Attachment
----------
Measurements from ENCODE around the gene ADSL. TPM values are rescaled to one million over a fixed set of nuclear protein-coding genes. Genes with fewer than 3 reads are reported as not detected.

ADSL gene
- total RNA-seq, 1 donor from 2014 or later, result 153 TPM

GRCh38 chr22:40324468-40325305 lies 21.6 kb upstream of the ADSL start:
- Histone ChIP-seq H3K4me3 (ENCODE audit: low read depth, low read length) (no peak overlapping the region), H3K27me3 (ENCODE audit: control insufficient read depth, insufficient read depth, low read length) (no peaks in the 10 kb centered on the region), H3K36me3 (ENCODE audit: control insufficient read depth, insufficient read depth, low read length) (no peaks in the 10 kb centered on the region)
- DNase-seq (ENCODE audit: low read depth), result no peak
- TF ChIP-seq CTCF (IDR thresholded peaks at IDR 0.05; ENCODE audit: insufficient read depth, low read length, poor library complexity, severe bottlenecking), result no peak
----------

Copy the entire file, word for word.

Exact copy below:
Measurements from ENCODE around the gene ADSL. TPM values are rescaled to one million over a fixed set of nuclear protein-coding genes. Genes with fewer than 3 reads are reported as not detected.

ADSL gene
- total RNA-seq, 1 donor from 2014 or later, result 153 TPM

GRCh38 chr22:40324468-40325305 lies 21.6 kb upstream of the ADSL start:
- Histone ChIP-seq H3K4me3 (ENCODE audit: low read depth, low read length) (no peak overlapping the region), H3K27me3 (ENCODE audit: control insufficient read depth, insufficient read depth, low read length) (no peaks in the 10 kb centered on the region), H3K36me3 (ENCODE audit: control insufficient read depth, insufficient read depth, low read length) (no peaks in the 10 kb centered on the region)
- DNase-seq (ENCODE audit: low read depth), result no peak
- TF ChIP-seq CTCF (IDR thresholded peaks at IDR 0.05; ENCODE audit: insufficient read depth, low read length, poor library complexity, severe bottlenecking), result no peak